Last week I described the Hilbert matrix of size n, which is a famous square matrix in numerical linear algebra. It is famous partially because its inverse and its determinant have explicit formulas (that is, we know them exactly), but mainly because the matrix is ill-conditioned for moderate values of n. Consequently, a small Hilbert matrix (often n < 10) can be used to test numerical algorithms to see how they perform on an ill-conditioned or nearly singular matrix.
The Hilbert matrix can teach us a lesson about how to compute with large numbers.
The determinant of the Hilbert matrix has an explicit formula that involves the product of factorials. If you define the function
c(n) = 1! · 2! · ... · (n – 1)!
then the determinant of the Hilbert matrix of size n is
det(Hn) = c(n)4 / c(2n)
This ratio goes to zero very quickly as n increases. Yes, the numerator is large, but the denominator is even larger, as shown by the following SAS/IML program:
proc iml; start c(n); return( prod(fact(1:n-1)) ); /* 1!*2!*...*(n-1)! */ finish; maxN = 8; numer = j(maxN,1); denom = j(maxN,1); det = j(maxN,1); do n = 1 to maxN; numer[n] = c(n)##4; denom[n] = c(2*n); det[n] = numer[n] / denom[n]; end; print (T(1:maxN))[L="n"] numer denom det;
You can see that the determinant of the Hilbert matrix is practically zero for n > 5, so most numerical algorithms would conclude that the matrix is singular. However, in exact arithmetic, the determinant of the Hilbert matrix is the reciprocal of a large integer, so it is always positive.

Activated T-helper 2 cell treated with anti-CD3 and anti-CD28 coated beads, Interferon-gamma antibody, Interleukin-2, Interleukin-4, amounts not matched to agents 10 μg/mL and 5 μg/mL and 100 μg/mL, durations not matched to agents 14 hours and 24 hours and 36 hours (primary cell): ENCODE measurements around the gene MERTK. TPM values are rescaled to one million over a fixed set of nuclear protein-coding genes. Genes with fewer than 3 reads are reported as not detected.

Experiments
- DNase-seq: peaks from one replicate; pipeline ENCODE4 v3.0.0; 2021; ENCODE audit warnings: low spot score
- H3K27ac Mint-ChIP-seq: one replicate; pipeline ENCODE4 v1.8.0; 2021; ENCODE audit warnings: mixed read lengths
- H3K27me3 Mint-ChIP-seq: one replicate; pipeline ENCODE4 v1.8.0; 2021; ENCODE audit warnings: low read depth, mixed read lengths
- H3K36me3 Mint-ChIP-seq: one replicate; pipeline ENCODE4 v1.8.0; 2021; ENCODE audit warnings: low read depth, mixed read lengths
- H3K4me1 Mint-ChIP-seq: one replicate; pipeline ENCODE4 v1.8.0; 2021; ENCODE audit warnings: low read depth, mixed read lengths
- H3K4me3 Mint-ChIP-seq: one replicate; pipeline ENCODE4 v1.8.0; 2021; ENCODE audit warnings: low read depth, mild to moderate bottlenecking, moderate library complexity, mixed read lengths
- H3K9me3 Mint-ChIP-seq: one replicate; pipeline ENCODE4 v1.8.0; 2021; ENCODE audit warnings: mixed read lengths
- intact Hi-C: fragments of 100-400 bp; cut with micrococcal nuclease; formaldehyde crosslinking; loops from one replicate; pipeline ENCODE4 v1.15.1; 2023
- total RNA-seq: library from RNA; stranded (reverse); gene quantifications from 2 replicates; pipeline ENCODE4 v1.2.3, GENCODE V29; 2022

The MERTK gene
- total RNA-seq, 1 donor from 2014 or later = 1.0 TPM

How to numerically compute with super-factorial quantities?
The Hilbert matrix illustrates two common problems that arise when computing with huge numbers. First, the function c(n) results in a numerical overflow when n > 27, so we cannot use that function to compute the determinant for more than a 13 x 13 Hilbert matrix. Second, the determinant computation involves the ratio of huge numbers, so the accuracy of the determinant is questionable.
A standard technique for computing with such huge numbers is to transform the quantities, usually by taking logarithms. If we can compute the log-determinant, then we "know" the value of the actual determinant even when we cannot compute the determinant with double-precision arithmetic.
I have previously shown how to numerically compute the log-determinant of a general matrix. However, for the Hilbert matrix the determinant is known exactly, so we can compute the exact log-determinant. The formula for the log-determinant is log(det(Hn)) = 4*log(c(n)) – log(c(2n)).
Although c(n) involves products of factorials, log(c(n)) only involves the sums of logs of integers. Why is that? Well, since the log of a product is the sum of the logs, the quantity log(k!) can be computed in the SAS/IML language as sum(log(1:k)). Likewise, the product of factorials reduces to a sum of log-factorials, as shown in the following SAS/IML function for the quantity log(c(n)):
/* compute log(c(n)) */ start logc(n); s = 0; /* log(1!) */ do i = 2 to n-1; s = s + sum(log(1:i)); end; return( s ); finish; /* compute log(c(n)) and the log-determinant of the Hilbert matrix */ logcn = j(maxN,1); logdet = j(maxN,1); do n = 1 to maxN; logcn[n] = logc(n); logdet[n] = 4*logc(n) - logc(2*n); end; print (T(1:maxN))[L="n"] logcn[L="logc(n)"] logdet[L="log(det(H(n)))"];
The difference is amazing. Whereas the quantity c(8) is huge and the quantity det(H8)) is tiny, the logs of these quantities are reasonable sizes. Although c(100) is astronomically huge, you can easily compute the log of c(100) and the log of det(H100)).
You might never have a need to compute the determinant of a Hilbert matrix, but the ideas in this article apply to many similar computational situations. For example, in maximum likelihood estimate, statistical software usually computes the log-likelihood function rather than the likelihood function. So next time that you find yourself computing a quantity that involve huge numbers (or tiny numbers), consider computing those quantities on a logarithmic scale. It will make a huge difference.